Comparison of optional process configurations and operating conditions for ceramic membrane MF coupled with coagulation/flocculation pre-treatment for the removal of NOM in drinking water production

Thomas Meyn*, TorOve Leiknes

*Corresponding author for this work

Research output: Contribution to journalArticlepeer-review

22 Scopus citations

Abstract

The increase of Natural Organic Matter (NOM) in natural water sources, partly caused by progressing climate change issues, is a growing concern for drinking water production. In recent years, membrane technology like Reverse Osmosis (RO) or Nanofiltration (NF) has been successfully applied as a robust solution for NOM removal to produce potable water. However, coagulation/ flocculation pre-treatment, combined with Microfiltration (MF) ceramic membrane filtration is nowadays seen as an alternative, less-energy-consuming membrane process for NOM removal. In this study different coagulants have been used under varying coagulation/flocculation conditions to investigate the respective impact on membrane filtration performance. Three alternative coagulation/flocculation configurations were compared. It is shown that NOM was efficiently removed independently on the chosen configuration or coagulant type. Similar and low membrane fouling rates were observed for all tests. Residual metal concentration was found to be the limiting permeate quality parameter, which limits the options of operating conditions. Furthermore, the compact inline pipe flocculator configuration has the potential of designing more compact full-scale units, using less space compared to conventional sand filtration units or even membrane filtration plants using classical tank coagulation/flocculation configurations.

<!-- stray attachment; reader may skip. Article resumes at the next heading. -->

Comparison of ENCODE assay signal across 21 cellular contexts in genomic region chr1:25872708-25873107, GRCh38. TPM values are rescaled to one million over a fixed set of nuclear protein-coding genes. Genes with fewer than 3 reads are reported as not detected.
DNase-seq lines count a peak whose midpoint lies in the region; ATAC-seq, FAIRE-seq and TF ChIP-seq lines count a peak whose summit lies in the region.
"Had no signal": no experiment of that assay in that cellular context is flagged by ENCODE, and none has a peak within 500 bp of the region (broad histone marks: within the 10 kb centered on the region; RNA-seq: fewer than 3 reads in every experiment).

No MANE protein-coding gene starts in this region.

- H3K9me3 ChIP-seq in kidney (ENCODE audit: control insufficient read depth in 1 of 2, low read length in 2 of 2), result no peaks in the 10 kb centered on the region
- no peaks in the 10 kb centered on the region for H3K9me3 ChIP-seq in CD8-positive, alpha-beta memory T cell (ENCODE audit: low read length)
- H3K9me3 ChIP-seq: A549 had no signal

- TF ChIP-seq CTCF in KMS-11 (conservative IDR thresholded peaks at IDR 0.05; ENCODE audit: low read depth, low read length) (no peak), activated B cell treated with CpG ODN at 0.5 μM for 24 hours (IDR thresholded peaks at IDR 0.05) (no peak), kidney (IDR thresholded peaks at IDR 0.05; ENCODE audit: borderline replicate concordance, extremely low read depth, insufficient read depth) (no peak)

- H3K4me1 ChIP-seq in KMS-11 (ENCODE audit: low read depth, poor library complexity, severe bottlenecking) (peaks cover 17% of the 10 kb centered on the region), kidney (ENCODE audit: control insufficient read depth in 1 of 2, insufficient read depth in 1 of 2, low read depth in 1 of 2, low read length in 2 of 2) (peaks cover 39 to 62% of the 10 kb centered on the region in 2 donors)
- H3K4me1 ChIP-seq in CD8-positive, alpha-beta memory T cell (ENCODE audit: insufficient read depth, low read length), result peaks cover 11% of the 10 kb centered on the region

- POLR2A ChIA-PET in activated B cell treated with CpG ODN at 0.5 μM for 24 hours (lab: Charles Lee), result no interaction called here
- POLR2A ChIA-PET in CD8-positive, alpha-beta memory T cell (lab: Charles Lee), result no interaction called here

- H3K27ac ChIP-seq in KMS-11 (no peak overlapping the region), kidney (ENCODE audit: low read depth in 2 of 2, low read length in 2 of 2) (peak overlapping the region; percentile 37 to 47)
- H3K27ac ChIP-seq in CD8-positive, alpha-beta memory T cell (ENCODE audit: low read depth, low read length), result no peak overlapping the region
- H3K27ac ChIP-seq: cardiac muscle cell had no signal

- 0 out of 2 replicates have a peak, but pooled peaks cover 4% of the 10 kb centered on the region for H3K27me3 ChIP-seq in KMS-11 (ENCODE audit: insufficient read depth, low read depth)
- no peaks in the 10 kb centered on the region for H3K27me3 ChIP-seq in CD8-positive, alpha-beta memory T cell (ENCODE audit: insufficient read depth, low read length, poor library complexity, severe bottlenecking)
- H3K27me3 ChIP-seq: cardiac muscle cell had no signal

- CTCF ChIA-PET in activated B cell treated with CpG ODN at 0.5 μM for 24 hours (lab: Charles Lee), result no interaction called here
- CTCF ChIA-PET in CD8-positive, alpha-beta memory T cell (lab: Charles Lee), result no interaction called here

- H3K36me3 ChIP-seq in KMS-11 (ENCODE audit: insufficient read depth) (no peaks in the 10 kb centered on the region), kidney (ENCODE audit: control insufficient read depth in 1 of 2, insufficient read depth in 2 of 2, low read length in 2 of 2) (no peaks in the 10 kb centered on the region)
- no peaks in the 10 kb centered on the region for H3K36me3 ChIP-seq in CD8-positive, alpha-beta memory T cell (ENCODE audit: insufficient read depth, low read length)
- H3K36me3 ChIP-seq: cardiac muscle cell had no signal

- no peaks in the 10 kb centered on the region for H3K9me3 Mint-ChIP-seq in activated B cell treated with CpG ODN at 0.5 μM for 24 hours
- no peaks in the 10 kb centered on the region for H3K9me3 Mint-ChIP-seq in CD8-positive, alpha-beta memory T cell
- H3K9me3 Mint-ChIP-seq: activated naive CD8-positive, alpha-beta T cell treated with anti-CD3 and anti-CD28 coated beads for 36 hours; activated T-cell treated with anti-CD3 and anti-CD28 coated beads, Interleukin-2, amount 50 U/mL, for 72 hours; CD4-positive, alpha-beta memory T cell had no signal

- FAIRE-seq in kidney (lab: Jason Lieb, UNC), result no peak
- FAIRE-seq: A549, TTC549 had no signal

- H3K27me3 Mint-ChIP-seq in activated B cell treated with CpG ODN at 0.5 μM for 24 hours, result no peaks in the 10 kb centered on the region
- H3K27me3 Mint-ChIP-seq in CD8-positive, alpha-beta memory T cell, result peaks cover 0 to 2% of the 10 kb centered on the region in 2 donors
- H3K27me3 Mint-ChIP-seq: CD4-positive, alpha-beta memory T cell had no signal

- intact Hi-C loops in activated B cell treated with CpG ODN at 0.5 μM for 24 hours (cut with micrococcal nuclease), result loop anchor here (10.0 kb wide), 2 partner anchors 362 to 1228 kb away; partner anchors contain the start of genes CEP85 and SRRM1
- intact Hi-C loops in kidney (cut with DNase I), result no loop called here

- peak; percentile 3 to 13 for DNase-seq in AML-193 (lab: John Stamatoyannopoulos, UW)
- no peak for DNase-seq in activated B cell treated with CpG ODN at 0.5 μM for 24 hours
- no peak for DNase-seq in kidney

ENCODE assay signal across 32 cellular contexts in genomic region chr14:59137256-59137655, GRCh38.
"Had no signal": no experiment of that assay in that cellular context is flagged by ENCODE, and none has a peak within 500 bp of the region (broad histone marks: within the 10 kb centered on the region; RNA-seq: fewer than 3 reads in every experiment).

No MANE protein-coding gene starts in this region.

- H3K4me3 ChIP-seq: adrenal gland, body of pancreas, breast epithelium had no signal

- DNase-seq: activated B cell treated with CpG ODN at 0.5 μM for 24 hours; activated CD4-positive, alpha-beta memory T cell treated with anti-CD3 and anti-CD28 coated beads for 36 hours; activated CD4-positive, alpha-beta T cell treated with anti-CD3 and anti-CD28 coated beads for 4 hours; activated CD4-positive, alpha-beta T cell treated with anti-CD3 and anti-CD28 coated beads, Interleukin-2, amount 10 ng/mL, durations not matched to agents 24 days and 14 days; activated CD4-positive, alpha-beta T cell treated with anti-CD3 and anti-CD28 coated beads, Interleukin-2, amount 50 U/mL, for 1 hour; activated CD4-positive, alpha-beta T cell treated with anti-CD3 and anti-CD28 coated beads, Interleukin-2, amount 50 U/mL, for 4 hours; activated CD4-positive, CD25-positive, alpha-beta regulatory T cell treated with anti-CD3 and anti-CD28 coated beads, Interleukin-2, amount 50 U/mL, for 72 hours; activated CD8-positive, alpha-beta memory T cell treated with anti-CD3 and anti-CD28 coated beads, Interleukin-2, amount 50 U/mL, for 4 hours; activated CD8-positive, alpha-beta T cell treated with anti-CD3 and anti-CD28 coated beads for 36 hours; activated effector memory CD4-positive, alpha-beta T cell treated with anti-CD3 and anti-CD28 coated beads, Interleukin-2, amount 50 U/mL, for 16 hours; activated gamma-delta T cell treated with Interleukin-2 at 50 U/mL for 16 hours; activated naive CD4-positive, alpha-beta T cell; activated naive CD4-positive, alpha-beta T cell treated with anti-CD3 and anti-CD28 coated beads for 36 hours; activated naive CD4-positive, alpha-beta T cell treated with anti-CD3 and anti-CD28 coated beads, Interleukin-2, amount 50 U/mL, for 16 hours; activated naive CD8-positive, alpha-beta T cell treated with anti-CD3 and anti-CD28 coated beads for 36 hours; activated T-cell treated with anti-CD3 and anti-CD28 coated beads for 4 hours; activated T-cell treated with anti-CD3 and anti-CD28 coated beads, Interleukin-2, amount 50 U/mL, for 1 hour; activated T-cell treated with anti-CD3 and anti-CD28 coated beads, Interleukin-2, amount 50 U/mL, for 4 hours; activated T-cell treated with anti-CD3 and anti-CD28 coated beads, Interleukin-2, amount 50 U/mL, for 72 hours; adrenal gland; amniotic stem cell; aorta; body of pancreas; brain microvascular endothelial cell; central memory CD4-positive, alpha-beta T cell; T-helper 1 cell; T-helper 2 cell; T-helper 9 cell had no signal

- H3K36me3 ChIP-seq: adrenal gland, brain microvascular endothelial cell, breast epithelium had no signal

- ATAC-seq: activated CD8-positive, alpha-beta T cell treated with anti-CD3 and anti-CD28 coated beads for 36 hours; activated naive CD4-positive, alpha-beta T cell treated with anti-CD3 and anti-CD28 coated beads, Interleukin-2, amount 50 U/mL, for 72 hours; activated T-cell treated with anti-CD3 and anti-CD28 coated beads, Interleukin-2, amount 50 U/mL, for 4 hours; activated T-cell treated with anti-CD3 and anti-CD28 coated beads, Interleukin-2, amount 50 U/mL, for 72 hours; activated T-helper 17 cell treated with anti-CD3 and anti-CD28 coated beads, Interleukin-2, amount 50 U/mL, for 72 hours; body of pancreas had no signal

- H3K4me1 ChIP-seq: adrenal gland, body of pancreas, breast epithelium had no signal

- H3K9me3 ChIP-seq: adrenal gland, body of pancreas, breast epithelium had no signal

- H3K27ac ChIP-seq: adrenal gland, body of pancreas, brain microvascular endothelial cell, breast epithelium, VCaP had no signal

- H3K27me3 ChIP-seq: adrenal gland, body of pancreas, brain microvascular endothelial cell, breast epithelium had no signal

Original languageEnglish (US)
Pages (from-to)81-91
Number of pages11
JournalJournal of Water Supply: Research and Technology - AQUA
Volume59
Issue number2-3
DOIs
StatePublished - Mar 26 2010

Keywords

  • Ceramic membranes
  • Coagulation
  • Drinking water
  • Flocculation
  • Microfiltration
  • Natural organic matter

ASJC Scopus subject areas

  • Environmental Engineering
  • Health, Toxicology and Mutagenesis
  • Water Science and Technology

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